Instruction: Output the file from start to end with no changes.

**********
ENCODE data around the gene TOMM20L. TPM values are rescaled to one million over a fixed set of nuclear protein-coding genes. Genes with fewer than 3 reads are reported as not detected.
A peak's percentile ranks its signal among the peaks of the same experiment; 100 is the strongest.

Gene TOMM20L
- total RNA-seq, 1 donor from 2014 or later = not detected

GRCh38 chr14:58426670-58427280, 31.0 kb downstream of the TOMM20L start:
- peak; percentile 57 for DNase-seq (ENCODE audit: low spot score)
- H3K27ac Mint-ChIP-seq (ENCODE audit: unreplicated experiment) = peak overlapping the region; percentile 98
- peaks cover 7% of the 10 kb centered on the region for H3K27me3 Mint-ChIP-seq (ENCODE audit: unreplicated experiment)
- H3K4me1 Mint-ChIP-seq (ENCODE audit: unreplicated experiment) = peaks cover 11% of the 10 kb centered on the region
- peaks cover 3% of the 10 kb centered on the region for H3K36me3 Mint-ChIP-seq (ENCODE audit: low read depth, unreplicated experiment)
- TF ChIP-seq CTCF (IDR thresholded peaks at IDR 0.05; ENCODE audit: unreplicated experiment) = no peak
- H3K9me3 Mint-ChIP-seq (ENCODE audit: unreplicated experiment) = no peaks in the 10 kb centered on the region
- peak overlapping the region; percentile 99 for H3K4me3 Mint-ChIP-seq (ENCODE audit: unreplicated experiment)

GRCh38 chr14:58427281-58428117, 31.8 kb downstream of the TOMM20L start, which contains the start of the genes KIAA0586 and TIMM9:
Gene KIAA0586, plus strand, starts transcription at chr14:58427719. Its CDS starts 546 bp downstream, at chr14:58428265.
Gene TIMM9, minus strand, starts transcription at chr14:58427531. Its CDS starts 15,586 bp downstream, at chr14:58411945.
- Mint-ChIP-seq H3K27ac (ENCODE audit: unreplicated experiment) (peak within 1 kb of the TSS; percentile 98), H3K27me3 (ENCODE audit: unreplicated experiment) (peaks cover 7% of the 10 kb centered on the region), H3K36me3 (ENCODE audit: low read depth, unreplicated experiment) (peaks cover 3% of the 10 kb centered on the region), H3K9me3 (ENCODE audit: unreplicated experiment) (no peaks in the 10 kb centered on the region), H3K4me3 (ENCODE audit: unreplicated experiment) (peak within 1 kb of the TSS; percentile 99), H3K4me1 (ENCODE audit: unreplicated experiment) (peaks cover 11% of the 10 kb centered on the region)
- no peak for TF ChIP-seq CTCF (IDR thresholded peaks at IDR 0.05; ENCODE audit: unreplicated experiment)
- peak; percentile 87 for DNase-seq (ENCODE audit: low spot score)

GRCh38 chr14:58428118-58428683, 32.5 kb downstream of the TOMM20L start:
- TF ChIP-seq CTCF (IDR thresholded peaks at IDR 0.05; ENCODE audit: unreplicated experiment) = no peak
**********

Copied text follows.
ENCODE data around the gene TOMM20L. TPM values are rescaled to one million over a fixed set of nuclear protein-coding genes. Genes with fewer than 3 reads are reported as not detected.
A peak's percentile ranks its signal among the peaks of the same experiment; 100 is the strongest.

Gene TOMM20L
- total RNA-seq, 1 donor from 2014 or later = not detected

GRCh38 chr14:58426670-58427280, 31.0 kb downstream of the TOMM20L start:
- peak; percentile 57 for DNase-seq (ENCODE audit: low spot score)
- H3K27ac Mint-ChIP-seq (ENCODE audit: unreplicated experiment) = peak overlapping the region; percentile 98
- peaks cover 7% of the 10 kb centered on the region for H3K27me3 Mint-ChIP-seq (ENCODE audit: unreplicated experiment)
- H3K4me1 Mint-ChIP-seq (ENCODE audit: unreplicated experiment) = peaks cover 11% of the 10 kb centered on the region
- peaks cover 3% of the 10 kb centered on the region for H3K36me3 Mint-ChIP-seq (ENCODE audit: low read depth, unreplicated experiment)
- TF ChIP-seq CTCF (IDR thresholded peaks at IDR 0.05; ENCODE audit: unreplicated experiment) = no peak
- H3K9me3 Mint-ChIP-seq (ENCODE audit: unreplicated experiment) = no peaks in the 10 kb centered on the region
- peak overlapping the region; percentile 99 for H3K4me3 Mint-ChIP-seq (ENCODE audit: unreplicated experiment)

GRCh38 chr14:58427281-58428117, 31.8 kb downstream of the TOMM20L start, which contains the start of the genes KIAA0586 and TIMM9:
Gene KIAA0586, plus strand, starts transcription at chr14:58427719. Its CDS starts 546 bp downstream, at chr14:58428265.
Gene TIMM9, minus strand, starts transcription at chr14:58427531. Its CDS starts 15,586 bp downstream, at chr14:58411945.
- Mint-ChIP-seq H3K27ac (ENCODE audit: unreplicated experiment) (peak within 1 kb of the TSS; percentile 98), H3K27me3 (ENCODE audit: unreplicated experiment) (peaks cover 7% of the 10 kb centered on the region), H3K36me3 (ENCODE audit: low read depth, unreplicated experiment) (peaks cover 3% of the 10 kb centered on the region), H3K9me3 (ENCODE audit: unreplicated experiment) (no peaks in the 10 kb centered on the region), H3K4me3 (ENCODE audit: unreplicated experiment) (peak within 1 kb of the TSS; percentile 99), H3K4me1 (ENCODE audit: unreplicated experiment) (peaks cover 11% of the 10 kb centered on the region)
- no peak for TF ChIP-seq CTCF (IDR thresholded peaks at IDR 0.05; ENCODE audit: unreplicated experiment)
- peak; percentile 87 for DNase-seq (ENCODE audit: low spot score)

GRCh38 chr14:58428118-58428683, 32.5 kb downstream of the TOMM20L start:
- TF ChIP-seq CTCF (IDR thresholded peaks at IDR 0.05; ENCODE audit: unreplicated experiment) = no peak